George Orwell (1903)
It was on this date, June 25, 1903, that Eric Arthur Blair was born in Motihari, India, later to become the famous political satirist George Orwell. His tour with the Imperial Police in India, and his wartime work for the BBC, gave him an in-depth look at military and government politics and bureaucracy. He fought in an anarchist militia for the Trotskyist government in Spain during the Spanish Civil War. This he recounted in Homage to Catalonia (1938). As he later pointed out, “One must choose between God and Man, and all ‘radicals’ and ‘progressives’, from the mildest liberal to the most extreme anarchist, have in effect chosen Man.” Yet Orwell recognized the brutality of the Stalinist regime in Russia. This in turn fueled his ideas that almost all forms of government are corrupt.
Orwell’s fame rests largely on two books he published in the 1940s: Animal Farm (1945), played out with beasts on a farm, where the pigs rule, a devastating satire of Stalinism; Animal Farm featured a raven named Moses who described to the animal masses a great mountain in the sky, called Sugar Candy Mountain, that all would go to when they died.
The other Orwell masterwork was 1984 (1949), a satire featuring a future totalitarian bureaucracy. Big Brother is seen only in pictures and descriptions, never in real life, you must follow the instructions; everything he does is good by definition; to speak against Big Brother is a Thoughtcrime. It is this novel that comes closest to a critique of God:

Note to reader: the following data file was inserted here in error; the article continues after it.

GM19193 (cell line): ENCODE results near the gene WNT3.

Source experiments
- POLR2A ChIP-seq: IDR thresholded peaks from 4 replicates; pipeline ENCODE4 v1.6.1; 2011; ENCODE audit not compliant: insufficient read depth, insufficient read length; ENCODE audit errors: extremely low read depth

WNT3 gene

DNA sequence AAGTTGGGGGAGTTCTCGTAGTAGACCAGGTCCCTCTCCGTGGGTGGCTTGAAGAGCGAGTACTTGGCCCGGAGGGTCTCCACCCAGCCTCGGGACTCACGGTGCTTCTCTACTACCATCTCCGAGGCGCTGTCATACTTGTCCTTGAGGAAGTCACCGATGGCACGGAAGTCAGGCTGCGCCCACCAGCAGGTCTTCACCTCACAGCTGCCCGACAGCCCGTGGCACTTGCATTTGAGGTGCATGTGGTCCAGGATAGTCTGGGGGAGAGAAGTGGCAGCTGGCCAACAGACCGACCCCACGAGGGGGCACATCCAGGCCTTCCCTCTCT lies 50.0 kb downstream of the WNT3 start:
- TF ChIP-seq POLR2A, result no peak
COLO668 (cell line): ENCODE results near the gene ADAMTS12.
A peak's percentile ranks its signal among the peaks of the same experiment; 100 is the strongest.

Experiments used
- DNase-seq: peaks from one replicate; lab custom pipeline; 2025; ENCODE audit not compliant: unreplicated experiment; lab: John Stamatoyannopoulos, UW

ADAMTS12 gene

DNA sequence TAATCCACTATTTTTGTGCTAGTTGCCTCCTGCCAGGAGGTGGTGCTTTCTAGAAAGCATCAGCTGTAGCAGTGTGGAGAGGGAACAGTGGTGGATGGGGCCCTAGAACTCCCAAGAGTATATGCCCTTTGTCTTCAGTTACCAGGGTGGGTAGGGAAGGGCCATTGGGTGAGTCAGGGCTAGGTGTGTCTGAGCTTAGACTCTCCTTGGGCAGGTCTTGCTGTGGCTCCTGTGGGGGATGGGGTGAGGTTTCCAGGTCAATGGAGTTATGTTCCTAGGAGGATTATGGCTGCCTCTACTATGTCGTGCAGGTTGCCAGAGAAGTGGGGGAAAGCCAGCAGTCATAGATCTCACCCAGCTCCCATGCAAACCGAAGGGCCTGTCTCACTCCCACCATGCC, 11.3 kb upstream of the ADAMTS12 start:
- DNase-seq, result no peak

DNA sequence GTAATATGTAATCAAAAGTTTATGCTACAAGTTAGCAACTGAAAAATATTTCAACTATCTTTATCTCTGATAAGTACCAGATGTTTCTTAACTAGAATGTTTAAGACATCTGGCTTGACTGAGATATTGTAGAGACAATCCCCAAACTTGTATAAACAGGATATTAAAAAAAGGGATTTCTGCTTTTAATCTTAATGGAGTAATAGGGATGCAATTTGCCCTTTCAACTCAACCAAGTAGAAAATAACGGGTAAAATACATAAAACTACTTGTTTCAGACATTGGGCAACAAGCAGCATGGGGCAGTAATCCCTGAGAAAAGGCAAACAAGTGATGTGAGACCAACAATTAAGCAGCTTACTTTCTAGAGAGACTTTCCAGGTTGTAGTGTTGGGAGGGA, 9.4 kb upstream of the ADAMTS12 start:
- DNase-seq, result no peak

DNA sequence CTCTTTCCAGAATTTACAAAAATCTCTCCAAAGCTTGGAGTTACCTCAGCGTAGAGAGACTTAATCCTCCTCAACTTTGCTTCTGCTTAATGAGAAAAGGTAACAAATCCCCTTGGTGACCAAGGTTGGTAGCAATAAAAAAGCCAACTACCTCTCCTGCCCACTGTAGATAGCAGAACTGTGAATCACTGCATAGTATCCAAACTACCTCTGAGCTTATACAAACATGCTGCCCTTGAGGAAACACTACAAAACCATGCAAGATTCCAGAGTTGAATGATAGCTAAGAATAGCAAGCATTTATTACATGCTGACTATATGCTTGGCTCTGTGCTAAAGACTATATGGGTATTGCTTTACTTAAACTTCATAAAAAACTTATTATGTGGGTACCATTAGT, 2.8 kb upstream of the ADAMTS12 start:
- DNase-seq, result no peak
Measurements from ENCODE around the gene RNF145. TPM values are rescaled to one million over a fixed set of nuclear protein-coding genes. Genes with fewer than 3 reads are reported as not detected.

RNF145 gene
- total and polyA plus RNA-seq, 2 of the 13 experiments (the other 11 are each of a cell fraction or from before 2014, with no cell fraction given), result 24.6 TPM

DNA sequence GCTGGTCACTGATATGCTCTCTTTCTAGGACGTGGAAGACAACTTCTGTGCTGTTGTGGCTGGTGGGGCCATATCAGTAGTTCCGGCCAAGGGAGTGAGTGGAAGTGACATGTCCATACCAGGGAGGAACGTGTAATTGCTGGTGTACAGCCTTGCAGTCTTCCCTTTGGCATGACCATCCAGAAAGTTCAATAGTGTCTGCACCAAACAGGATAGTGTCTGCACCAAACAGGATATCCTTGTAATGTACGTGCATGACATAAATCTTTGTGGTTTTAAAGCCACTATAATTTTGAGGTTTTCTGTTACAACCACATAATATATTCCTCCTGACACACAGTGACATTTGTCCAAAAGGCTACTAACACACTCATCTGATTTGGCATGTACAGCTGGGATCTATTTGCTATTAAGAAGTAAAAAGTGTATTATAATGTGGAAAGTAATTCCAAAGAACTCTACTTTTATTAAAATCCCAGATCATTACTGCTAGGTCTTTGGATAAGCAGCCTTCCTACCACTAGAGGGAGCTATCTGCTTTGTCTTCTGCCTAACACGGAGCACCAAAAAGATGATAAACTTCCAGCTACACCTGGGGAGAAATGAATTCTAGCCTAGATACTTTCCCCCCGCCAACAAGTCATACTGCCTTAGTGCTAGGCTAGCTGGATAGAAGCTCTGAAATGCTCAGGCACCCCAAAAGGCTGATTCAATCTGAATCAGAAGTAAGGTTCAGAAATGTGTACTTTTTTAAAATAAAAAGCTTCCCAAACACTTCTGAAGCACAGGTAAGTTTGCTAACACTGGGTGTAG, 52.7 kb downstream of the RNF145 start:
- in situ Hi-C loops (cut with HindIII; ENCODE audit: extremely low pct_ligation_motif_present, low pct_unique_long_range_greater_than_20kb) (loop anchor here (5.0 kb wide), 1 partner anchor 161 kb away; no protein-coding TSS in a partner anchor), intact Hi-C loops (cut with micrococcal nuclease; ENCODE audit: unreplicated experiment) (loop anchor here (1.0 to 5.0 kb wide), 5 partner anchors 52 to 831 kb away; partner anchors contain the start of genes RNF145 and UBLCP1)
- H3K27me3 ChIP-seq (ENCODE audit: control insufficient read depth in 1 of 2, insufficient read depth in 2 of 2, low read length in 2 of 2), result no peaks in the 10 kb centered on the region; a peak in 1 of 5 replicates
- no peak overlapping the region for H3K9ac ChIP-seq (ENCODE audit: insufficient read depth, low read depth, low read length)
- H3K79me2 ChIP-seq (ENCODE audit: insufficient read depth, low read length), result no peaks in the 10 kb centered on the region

On each landing, opposite the lift shaft, the poster with the enormous face gazed down from the wall. It was one of these pictures which are so contrived that the eyes follow you about when you move. BIG BROTHER IS WATCHING YOU, the caption beneath ran. (1984)
It is because of 1984 that we have come to use the sinister adjective, “Orwellian.” In his 1935 book, A Clergyman’s Daughter, Orwell wrote, “When I eat my dinner I don’t do it to the greater glory of God; I do it because I enjoy it. The world’s full of amusing things — books, wine, travel, friends — everything. I’ve never seen any meaning in it all, and I don’t want to see one. Why not take life as you find it?” Orwell had little use, either, for the Christian idea of sainthood:
No doubt alcohol, tobacco, and so forth, are things that a saint must avoid, but sainthood is also a thing that human beings must avoid…. Many people genuinely do not wish to be saints, and it is probable that some who achieve or aspire to sainthood have never felt much temptation to be human beings.*
On the subject of politics, Orwell tended more toward socialism than capitalism, even as he criticized Communist Russia for not being socialist enough. But his chief grief with the world was unquestioning conformity, political or religious. In a review of poet T.S. Eliot, Orwell wrote:
In theory it is still possible to be an orthodox religious believer without being intellectually crippled in the process; but it is far from easy, and in practice books by orthodox believers usually show the same cramped, blinkered outlook as books by orthodox Stalinists or others who are mentally unfree. The reason is that the Christian churches still demand assent to doctrines which no one seriously believes in. The most obvious case is immortality of the soul.
George Orwell died of tuberculosis in London on 21 January 1950.
*”Reflections on Gandhi,” in Shooting an Elephant (1950).
Originally published June 2003 by Ronald Bruce Meyer.